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dc.contributor.advisorKocher, Kathryn
dc.contributor.advisorMutty, John
dc.contributor.authorPierre, Karine O.
dc.dateMarch 2005
dc.date.accessioned2012-03-14T17:34:34Z
dc.date.available2012-03-14T17:34:34Z
dc.date.issued2005-03
dc.identifier.urihttp://hdl.handle.net/10945/2234
dc.descriptionApproved for public release, distribution is unlimiteden_US
dc.description.abstractThe purpose of this thesis is to explore the effect of increased operational tempo on the retention behavior of Navy Hospital Corpsmen in pay grades E1-E6. Two data files were obtained from the Defense Manpower Data Center, one for first term personnel on active duty on September 1, 1998 who were eligible to reenlist/separate prior to September 11, 2001 and another for those on active duty on September 11, 2001 who were eligible to reenlist/separate prior to March 2004. The two groups differed significantly in demographics and military background characteristics. A logistic regression model incorporating individual and organizational factors affecting retention was estimated for each group. Model results indicate that personnel who have been deployed regardless of whether they were assigned to sea or shore type duty and regardless of the frequency of deployments are more likely to remain on active duty than those assigned to shore type duty and who have not deployed. Additionally, willingness to serve appears to intensify during periods of conflict. Women were significantly more likely to reenlist than men in 2001; this was not the case in 1998. The effects of occupational specialty also differed between the two periods.en_US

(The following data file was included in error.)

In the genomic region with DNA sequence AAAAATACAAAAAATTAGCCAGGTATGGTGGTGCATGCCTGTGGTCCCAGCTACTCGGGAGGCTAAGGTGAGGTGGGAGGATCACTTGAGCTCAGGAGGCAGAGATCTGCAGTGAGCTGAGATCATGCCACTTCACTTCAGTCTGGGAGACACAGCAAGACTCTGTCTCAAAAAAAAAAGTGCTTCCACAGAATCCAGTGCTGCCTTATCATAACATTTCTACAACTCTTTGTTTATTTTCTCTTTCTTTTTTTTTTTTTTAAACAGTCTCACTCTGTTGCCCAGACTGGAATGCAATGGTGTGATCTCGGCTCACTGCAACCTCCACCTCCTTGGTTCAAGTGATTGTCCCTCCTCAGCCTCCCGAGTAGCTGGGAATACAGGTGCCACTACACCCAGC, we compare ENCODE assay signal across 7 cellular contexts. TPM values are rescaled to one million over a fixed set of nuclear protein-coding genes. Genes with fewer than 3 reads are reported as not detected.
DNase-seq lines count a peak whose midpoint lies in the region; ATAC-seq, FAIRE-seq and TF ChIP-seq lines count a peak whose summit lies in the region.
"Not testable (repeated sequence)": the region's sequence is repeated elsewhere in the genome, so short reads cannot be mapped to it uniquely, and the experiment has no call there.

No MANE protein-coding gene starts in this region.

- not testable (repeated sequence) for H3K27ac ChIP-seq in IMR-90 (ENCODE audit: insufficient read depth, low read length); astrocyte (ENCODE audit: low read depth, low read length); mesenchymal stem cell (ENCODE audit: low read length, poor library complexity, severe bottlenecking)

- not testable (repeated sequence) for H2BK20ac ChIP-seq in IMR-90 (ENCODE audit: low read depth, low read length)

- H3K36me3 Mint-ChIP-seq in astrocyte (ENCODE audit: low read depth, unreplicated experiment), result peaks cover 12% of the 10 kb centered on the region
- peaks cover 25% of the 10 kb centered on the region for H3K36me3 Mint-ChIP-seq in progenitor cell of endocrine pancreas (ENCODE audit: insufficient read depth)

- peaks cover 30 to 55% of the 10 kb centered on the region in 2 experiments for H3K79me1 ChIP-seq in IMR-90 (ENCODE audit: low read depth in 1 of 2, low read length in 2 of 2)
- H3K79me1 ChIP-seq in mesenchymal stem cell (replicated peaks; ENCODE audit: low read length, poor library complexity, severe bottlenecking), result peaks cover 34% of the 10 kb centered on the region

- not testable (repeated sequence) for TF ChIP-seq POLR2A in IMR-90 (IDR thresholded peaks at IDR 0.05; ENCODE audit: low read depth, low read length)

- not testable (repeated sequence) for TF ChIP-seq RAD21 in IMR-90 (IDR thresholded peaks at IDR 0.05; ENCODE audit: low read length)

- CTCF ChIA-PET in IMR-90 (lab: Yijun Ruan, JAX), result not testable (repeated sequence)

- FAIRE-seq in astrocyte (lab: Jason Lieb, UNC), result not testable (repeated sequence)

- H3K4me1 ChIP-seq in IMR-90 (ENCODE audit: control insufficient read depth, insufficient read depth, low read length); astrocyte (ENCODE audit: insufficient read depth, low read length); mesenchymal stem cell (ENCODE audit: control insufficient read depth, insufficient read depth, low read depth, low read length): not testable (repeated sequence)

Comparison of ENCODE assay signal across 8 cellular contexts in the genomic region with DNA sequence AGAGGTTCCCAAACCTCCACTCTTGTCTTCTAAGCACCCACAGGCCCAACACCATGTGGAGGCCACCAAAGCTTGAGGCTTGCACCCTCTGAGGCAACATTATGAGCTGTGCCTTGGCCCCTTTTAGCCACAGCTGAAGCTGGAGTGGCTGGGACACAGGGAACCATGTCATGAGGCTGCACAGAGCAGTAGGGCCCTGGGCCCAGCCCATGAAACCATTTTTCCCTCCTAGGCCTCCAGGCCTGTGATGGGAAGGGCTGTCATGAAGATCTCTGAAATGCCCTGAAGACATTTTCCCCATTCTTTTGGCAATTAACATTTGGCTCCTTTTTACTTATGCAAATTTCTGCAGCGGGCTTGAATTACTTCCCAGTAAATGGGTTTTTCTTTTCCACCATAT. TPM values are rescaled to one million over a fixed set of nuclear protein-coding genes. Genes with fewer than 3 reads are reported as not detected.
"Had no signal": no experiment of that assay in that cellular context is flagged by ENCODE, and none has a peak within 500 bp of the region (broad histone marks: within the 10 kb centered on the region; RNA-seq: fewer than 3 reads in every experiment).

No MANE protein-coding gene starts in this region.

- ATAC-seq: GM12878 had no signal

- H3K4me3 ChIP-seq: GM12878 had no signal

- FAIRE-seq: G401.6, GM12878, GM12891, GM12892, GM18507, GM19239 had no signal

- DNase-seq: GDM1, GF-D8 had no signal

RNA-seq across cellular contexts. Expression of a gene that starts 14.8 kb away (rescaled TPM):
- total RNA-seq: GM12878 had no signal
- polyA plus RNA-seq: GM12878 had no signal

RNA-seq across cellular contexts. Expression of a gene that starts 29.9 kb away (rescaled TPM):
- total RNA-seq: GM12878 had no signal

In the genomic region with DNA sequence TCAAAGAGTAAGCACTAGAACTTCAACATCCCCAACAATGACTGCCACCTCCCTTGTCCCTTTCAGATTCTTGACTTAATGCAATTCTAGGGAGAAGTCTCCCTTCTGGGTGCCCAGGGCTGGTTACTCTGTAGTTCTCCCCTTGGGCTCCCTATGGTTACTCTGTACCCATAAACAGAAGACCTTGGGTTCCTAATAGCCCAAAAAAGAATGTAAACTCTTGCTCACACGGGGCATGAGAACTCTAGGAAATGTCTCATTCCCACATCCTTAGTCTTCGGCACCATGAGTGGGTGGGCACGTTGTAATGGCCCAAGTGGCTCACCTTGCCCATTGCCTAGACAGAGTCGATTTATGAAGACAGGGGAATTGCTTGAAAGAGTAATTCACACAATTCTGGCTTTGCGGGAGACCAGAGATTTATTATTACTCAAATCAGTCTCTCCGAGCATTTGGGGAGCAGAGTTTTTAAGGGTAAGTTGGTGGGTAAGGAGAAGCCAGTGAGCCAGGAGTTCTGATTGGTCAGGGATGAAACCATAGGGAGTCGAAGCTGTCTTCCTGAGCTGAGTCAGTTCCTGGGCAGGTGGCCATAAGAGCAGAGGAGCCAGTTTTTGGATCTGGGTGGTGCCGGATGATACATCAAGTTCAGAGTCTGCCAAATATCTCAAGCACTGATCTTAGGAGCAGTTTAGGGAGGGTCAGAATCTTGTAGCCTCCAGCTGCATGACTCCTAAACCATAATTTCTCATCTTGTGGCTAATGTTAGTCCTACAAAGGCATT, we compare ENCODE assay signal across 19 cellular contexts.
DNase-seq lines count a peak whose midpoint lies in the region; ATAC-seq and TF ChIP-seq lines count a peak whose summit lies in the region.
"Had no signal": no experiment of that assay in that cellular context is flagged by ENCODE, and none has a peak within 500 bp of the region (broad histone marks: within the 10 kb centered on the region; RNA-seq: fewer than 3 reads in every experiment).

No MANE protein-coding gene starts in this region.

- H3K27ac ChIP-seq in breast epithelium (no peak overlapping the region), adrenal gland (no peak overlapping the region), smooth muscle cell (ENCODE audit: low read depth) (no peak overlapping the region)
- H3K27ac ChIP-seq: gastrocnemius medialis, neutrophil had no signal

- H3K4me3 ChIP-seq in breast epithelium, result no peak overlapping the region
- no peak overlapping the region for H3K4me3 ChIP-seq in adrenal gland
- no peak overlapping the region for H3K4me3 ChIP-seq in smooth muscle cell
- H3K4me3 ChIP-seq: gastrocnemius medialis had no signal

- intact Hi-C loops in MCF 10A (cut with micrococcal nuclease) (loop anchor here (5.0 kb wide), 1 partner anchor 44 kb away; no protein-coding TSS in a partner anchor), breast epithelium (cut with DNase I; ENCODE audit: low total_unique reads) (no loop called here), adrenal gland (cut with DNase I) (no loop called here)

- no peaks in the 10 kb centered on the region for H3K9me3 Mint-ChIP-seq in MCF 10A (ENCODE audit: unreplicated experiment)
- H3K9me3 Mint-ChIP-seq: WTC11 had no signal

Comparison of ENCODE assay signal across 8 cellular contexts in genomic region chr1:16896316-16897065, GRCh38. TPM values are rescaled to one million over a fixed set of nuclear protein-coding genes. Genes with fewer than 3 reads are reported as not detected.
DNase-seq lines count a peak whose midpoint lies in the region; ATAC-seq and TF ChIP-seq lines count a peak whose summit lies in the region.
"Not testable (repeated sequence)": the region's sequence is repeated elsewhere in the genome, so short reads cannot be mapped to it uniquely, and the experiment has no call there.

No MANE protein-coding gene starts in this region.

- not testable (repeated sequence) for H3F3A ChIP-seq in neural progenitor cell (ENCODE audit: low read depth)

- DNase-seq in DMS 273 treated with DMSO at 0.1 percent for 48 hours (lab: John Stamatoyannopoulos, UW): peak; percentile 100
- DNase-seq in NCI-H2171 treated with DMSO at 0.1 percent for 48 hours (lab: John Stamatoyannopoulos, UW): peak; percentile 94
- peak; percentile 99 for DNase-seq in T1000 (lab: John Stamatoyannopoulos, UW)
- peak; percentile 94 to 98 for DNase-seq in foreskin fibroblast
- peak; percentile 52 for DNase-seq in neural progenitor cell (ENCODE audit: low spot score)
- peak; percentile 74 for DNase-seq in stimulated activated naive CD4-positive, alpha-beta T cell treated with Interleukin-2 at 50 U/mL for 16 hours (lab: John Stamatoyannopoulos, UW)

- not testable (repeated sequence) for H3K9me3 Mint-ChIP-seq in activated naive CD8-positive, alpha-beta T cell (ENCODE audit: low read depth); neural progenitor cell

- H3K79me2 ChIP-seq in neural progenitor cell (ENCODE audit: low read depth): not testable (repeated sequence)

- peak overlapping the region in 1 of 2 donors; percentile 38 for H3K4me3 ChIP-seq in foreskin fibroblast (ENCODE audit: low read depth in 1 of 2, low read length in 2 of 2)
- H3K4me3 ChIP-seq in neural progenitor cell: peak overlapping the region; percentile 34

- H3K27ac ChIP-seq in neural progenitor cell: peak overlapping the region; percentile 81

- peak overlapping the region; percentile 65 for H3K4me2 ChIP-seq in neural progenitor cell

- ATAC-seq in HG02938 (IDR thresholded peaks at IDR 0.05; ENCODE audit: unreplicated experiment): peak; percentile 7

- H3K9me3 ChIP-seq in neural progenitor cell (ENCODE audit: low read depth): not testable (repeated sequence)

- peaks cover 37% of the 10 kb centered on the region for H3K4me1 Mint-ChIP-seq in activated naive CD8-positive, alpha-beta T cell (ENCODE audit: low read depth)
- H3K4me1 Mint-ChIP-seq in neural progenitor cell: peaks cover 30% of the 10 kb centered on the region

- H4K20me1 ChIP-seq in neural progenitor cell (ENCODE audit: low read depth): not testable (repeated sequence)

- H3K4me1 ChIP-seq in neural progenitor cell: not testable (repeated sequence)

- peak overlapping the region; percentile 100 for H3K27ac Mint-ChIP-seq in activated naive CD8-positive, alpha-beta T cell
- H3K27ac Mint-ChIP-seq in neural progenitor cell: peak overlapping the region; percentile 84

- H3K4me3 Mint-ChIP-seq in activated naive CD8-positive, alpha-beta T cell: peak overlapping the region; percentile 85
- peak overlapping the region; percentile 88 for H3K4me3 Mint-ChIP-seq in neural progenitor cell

dc.description.urihttp://archive.org/details/effectofincrease109452234
dc.format.extentxii, 77 p.en_US
dc.publisherMonterey, California. Naval Postgraduate Schoolen_US
dc.rightsThis publication is a work of the U.S. Government as defined in Title 17, United States Code, Section 101. As such, it is in the public domain, and under the provisions of Title 17, United States Code, Section 105, may not be copyrighted.en_US
dc.subject.lcshEmployee retentionen_US
dc.subject.lcshUnited Statesen_US
dc.titleEffect of increased operational tempo (post 9/11) on the retention rate of hospital corpsmenen_US
dc.typeThesisen_US
dc.contributor.corporateNaval Postgraduate School (U.S.)
dc.contributor.schoolGraduate School of Business and Public Policy
dc.subject.authorRetentionen_US
dc.subject.authorOperational tempoen_US
dc.subject.authorEnlisteden_US
dc.subject.authorHospital corpsmenen_US
dc.subject.authorTurnoveren_US
dc.description.serviceLieutenant, United States Navyen_US
etd.thesisdegree.nameMaster of Business Administrationen_US
etd.thesisdegree.levelMastersen_US
etd.thesisdegree.disciplineBusiness Administrationen_US
etd.thesisdegree.grantorNaval Postgraduate Schoolen_US
etd.verifiednoen_US


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